Amplifier/ Discriminators are available with a choice of signal logic outputs - TTL, ECL. The logic output of the discriminator is connected to a counter. This can be a benchtop frequency counter, a board installed in a computer with accompanying analysis software, or a counter module with its own processor and computer interface. An important advantage of a counter with application software is that the user is guided through the setting up procedure.
Optimisation of a photon counting system
There are two parameters that must be optimised for photon counting: the discriminator setting and the photomultiplier operating voltage.
Amplifier/Discriminators come in both fixed threshold and variable threshold versions. The former is optimised by the manufacturer and for most applications the flexibility of the latter is unnecessary. In practice a threshold of 2mV offers optimal performance. A lower threshold would render the counter susceptible to interference and a higher threshold would demand higher performance of the amplifier section, previously mentioned.
With regard to setting the operating voltage: in an integrated package this is usually set by the manufacturer. The following procedure should be used for a system comprising discrete units.
To give a theoretical basis to the procedure we must consider the size distribution of photomultiplier anode pulses, when viewing a source of single photons. This can be appreciated by looking at the anode pulses on an oscilloscope.
The gain process in a photomultiplier derives from secondary electron emission. It is a quantised process and ideally should obey Poisson statistics. Although all events start with a single photoelectron, the statistical nature of photomultiplier gain means that the anode pulses will vary in magnitude from one pulse to another. That is, the gain is noisy and the degree of fluctuation is related to the mean gain of the first dynode (the higher the better). Inspection of the pulse height distribution reveals an excess of small pulses which depart from the Poisson distribution. These are the result of other physical processes, such as photoelectrons landing on the edge of d1. The measured pulse height distribution is called the Single Electron Response (SER) of the photomultiplier shown in figure 2 and consists of a peak at p and a valley at v. One way to measure the SER is with a multi-channel analyser. Since most of the signal lies to the right of v then v is a good place to set the threshold of the Amplifier/Discriminator as this is the most stable point on the entire distribution. Knowledge and understanding of the shape of the SER will help appreciate the significance of the plateau characteristic that will be discussed below.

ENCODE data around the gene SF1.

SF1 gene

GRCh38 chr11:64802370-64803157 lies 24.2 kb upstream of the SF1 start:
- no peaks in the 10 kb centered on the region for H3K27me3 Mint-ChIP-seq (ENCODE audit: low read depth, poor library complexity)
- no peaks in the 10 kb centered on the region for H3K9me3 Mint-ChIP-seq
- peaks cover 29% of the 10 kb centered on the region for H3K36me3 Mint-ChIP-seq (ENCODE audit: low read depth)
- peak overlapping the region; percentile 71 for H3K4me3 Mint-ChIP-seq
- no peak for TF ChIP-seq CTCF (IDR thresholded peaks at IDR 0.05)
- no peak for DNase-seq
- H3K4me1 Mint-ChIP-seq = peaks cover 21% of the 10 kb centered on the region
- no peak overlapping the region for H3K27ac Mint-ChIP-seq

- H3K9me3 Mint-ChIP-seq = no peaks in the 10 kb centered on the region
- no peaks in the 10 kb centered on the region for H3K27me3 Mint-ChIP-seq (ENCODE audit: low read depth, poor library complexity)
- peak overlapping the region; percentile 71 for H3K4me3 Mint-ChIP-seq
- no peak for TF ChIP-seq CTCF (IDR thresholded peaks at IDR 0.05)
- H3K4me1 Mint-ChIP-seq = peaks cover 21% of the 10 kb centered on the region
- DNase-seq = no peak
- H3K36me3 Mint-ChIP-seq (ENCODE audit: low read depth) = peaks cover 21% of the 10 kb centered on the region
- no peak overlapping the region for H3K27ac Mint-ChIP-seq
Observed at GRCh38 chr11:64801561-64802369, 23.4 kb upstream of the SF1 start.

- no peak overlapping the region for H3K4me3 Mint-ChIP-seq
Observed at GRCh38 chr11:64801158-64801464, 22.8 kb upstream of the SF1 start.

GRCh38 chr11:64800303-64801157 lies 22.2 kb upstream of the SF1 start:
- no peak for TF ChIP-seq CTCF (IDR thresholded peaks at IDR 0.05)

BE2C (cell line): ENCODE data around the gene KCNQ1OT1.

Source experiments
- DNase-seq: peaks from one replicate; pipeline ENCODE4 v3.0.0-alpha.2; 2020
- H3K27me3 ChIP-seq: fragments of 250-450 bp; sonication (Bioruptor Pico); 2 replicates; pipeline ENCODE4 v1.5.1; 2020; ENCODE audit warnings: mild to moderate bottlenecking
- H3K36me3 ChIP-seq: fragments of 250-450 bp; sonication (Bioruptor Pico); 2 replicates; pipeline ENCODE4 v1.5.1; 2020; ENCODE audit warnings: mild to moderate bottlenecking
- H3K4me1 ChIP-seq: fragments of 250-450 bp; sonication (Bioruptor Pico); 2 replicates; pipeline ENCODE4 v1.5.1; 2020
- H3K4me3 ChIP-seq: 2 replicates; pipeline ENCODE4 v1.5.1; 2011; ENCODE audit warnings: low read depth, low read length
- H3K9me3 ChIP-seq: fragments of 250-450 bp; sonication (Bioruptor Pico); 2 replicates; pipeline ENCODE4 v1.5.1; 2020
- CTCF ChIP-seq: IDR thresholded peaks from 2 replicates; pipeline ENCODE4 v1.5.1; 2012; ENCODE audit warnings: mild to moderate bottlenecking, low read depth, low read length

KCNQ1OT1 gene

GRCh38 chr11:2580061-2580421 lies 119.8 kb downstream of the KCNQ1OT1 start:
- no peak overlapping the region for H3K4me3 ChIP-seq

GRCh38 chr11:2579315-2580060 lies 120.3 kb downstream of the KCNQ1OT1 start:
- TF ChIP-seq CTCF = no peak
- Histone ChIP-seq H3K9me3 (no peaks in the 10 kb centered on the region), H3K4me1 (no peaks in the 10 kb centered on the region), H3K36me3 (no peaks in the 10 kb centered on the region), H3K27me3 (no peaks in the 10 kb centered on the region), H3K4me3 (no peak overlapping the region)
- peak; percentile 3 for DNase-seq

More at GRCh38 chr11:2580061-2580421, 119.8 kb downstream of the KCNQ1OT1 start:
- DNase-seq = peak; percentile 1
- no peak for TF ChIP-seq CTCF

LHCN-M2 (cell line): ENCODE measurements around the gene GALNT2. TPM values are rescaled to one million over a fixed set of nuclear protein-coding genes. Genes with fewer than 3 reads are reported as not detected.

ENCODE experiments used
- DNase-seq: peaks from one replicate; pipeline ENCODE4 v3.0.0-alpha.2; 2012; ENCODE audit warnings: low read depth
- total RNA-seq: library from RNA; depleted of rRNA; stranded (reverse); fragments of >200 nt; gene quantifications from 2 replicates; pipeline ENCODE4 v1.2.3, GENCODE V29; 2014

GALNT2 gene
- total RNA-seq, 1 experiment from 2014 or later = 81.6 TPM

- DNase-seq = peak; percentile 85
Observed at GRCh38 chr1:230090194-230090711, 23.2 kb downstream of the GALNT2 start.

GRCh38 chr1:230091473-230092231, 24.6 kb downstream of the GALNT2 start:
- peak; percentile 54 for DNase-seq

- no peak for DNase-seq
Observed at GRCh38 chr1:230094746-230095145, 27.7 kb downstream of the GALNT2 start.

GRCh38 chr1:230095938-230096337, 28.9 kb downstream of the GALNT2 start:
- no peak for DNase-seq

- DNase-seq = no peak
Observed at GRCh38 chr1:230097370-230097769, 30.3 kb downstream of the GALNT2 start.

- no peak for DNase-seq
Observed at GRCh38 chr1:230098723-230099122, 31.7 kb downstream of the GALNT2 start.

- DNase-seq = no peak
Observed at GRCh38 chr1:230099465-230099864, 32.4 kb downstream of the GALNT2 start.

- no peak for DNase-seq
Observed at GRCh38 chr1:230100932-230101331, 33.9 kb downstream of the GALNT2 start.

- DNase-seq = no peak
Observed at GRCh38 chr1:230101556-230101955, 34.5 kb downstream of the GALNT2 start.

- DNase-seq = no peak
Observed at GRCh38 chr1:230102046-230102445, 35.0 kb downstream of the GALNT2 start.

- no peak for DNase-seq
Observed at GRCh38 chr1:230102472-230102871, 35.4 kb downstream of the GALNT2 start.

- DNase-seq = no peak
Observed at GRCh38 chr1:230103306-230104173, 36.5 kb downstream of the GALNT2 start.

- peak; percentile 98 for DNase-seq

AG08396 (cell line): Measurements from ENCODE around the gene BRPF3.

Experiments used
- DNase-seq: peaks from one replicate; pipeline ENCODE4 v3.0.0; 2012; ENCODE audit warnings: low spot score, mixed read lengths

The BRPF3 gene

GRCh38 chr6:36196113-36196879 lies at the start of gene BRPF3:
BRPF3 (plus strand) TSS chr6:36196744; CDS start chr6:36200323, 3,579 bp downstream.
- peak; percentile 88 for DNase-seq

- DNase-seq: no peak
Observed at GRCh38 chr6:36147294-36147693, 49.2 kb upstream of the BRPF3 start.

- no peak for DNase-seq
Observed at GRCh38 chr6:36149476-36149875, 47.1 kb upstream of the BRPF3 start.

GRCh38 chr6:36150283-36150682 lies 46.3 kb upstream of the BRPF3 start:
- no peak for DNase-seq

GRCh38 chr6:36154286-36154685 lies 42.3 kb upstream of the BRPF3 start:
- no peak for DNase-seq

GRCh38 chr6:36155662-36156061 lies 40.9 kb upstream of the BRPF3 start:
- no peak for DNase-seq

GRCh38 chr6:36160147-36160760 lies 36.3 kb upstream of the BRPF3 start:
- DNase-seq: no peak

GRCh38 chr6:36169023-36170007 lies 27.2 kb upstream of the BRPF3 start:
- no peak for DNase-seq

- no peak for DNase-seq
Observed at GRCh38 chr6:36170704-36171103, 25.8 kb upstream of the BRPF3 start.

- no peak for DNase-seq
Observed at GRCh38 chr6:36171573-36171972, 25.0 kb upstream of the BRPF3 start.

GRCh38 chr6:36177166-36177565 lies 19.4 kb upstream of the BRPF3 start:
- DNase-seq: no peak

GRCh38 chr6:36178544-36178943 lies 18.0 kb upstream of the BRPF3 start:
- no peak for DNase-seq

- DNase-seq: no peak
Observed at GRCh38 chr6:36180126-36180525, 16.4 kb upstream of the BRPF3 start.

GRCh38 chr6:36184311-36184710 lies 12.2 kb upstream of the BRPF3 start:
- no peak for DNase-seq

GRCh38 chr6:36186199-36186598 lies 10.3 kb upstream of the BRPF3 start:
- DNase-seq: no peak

Figure 2. the pulse height distribution of a photomultiplier in response to a low light level is called SIngle Electron Response (SER).
For a photomultiplier with anode pulse width, t, the mean peak pulse voltage at the input of a 50Ω impedance Amplifier/Discriminator is: ~50Ge/t
where e is the electronic charge = 1.6 x 10-19C.
t is typically 5 ns and for G = 107 we have
vo ~ 50 x 107 x 1.6 x 10-19 / 5 x 10-9 = 16mV
As the pulse height is proportional to the gain the selection of G will determine the proportion of the anode pulse height distribution that will exceed the threshold voltage and hence the measured count rate. The gain is related to the HV by a relationship of the form G= aVm , the value of m is about 8 for an 11 stage photomultiplier and consequently G varies rapidly with V.
Starting at a low HV (A in figure 3), the SER has few pulses above the discriminator threshold. By increasing the HV to (B) about 5% of the pulses are now above the threshold. At (C) approximately 50% of pulses are above the threshold, and at (D) most are counted. Further increase in HV has little effect on the number of pulses counted. Note that because the light level is kept constant the areas under the curves of figure 3 are the same.